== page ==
Farmers' losses per week (euros)

  • Spain: 200m
  • Italy: 100m
  • Netherlands: 50m
  • Germany: 30m
  • France: 30m
  • Belgium: 6m
  • Denmark: 750,000
  • Lithuania: 150,000
  • Source: European farmers' union Copa-Cogeca

Critics argue there are too many different agencies involved and this has led to a bungled investigation, says the BBC's Tristana Moore in Berlin.

The government is still warning consumers to avoid eating raw foods such as tomatoes, cucumbers, salad and bean sprouts.

Mr Dalli earlier warned Germany against issuing any more premature - and inaccurate - conclusions about the source of contaminated food. Information had to be scientifically sound and foolproof before it was made public, he said.

"It is crucial that national authorities do not rush to give information on the source of infection that is not proven by bacteriological analysis," he told the European Parliament.

"This spreads unjustified fears [among] the population all over Europe and creates problems for our food producers."

Nurses tend to a patient infected with enterohaemorrhagic E. coli (EHEC) in the intensive care unit of the northern German city of Luebeck (7 June 2011) The number of new cases of patients infected by enterohaemorrhagic E. coli (EHEC) has declined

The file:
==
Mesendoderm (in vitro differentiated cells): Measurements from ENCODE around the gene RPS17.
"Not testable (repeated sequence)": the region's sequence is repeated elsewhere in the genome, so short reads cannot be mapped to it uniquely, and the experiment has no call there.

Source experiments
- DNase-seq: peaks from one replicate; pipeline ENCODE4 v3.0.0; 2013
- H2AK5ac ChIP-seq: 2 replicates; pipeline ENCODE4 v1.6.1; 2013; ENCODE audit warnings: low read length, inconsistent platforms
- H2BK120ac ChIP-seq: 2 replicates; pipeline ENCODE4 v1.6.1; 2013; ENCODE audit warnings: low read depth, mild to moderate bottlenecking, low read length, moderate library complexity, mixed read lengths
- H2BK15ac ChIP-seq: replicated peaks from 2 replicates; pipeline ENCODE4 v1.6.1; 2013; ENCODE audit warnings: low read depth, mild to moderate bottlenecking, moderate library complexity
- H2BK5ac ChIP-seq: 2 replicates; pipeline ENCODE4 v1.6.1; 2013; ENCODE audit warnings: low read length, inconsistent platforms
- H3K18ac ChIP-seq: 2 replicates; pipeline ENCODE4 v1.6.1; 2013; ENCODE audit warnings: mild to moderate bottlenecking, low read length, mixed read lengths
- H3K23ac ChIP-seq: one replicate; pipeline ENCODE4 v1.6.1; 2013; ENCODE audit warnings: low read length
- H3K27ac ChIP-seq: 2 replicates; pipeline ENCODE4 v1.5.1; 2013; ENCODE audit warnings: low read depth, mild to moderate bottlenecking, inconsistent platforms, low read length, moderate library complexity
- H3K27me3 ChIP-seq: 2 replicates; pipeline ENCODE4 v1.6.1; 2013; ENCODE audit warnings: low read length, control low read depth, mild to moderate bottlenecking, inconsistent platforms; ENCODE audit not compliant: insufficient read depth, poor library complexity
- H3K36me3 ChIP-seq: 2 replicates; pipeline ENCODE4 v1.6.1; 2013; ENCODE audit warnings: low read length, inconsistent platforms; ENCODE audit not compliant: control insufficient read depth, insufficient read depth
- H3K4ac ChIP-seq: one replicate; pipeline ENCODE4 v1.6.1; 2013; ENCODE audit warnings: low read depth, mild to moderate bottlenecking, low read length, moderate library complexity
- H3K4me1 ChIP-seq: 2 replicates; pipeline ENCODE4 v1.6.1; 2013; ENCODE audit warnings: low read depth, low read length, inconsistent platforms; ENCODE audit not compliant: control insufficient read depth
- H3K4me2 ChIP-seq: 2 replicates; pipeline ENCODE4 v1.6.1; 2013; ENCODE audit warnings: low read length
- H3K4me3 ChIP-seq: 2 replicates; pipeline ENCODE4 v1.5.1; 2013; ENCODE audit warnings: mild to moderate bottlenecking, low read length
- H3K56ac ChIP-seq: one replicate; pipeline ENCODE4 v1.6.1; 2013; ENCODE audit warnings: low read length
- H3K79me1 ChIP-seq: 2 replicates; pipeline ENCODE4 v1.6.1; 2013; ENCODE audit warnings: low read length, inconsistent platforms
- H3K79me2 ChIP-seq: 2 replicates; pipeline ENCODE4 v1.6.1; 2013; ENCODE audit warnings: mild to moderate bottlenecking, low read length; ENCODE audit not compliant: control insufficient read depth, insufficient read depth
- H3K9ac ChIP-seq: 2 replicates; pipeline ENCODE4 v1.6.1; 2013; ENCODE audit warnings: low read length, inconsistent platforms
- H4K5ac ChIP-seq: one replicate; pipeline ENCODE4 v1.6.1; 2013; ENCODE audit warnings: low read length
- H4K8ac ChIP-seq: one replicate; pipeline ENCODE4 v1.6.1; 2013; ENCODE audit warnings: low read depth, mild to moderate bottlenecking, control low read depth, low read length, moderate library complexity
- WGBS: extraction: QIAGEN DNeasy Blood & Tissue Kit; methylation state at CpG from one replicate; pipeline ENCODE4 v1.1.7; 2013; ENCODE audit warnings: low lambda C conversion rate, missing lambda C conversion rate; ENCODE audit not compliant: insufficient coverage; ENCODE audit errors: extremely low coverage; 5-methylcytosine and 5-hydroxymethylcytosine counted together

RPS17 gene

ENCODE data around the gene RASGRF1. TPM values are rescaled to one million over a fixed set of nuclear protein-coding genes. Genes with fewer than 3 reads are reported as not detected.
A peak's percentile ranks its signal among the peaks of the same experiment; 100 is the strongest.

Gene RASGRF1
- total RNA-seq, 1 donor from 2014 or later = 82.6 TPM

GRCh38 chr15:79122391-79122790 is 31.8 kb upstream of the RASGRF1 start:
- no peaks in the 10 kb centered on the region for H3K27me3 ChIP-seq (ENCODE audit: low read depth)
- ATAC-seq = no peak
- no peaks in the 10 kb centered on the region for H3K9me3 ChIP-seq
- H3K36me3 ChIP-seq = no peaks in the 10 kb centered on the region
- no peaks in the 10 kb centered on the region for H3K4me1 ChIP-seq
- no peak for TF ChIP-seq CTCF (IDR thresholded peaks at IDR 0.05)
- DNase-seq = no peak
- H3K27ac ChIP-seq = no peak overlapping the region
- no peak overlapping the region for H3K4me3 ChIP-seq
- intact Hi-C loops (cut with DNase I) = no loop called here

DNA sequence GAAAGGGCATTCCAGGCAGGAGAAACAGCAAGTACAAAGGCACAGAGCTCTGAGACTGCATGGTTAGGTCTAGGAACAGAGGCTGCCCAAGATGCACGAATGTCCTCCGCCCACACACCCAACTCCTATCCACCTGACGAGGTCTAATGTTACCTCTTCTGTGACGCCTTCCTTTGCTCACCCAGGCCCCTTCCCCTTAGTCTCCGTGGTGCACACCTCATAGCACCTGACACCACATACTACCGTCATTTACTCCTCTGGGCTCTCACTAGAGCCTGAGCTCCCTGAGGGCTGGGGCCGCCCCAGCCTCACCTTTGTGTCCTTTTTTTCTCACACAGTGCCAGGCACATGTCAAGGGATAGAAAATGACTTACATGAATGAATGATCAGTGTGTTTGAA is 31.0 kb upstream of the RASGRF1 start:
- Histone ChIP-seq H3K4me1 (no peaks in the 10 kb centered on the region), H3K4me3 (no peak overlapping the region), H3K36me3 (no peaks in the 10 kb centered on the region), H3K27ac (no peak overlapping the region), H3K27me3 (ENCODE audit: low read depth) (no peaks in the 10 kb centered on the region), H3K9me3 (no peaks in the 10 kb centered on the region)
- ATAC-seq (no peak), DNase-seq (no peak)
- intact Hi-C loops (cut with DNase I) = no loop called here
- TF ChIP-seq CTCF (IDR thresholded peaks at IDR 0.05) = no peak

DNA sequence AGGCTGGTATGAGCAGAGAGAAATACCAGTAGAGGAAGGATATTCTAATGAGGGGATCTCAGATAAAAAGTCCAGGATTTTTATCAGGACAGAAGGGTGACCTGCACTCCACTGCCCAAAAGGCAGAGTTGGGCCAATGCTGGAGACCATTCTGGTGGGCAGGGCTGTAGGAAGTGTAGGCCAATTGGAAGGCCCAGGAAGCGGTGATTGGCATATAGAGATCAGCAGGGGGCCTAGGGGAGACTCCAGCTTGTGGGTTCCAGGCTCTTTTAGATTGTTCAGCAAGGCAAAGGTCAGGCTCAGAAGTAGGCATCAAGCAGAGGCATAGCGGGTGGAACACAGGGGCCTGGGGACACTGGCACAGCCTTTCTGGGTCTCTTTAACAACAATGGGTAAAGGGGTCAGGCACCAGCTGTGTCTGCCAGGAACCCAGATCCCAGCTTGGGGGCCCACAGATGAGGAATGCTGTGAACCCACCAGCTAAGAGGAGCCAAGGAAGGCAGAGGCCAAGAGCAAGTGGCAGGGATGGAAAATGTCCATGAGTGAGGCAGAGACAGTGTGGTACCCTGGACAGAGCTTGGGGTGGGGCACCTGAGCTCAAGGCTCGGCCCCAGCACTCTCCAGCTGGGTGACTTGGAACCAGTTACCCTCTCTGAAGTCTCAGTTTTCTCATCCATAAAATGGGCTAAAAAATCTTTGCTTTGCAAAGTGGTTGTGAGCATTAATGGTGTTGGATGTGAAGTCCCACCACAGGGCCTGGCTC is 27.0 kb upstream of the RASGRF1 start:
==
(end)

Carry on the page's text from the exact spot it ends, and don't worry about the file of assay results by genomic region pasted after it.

But Hamburg state's senator for health, Cornelia Pruefer-Storcks, defended the local authorities' decision to issue a warning about Spanish cucumbers at the beginning of the crisis.

"We had a different situation here in Hamburg when we put out the warning about Spanish cucumbers and removed them from the shelves," she told a news conference.

"In two lab tests we had positive E. coli results, which were confirmed twice by the government laboratory and the EU laboratory, and so this was not a process of consideration but rather it was imperative."

Ms Pruefer-Storcks also said that all test results so far on bean sprouts, which were thought on Sunday to be the source, had been inconclusive.

But she nevertheless said that clinics dealing with the outbreak had told "us that the situation is gradually improving".

"We are seeing the first patients discharged, others are getting much better, so the first glimmers of hope are on the horizon."

Health advice

  • Wash fruit and vegetables before eating them
  • Peel or cook fruit and vegetables
  • Wash hands regularly to prevent person-to-person spread of E. coli strain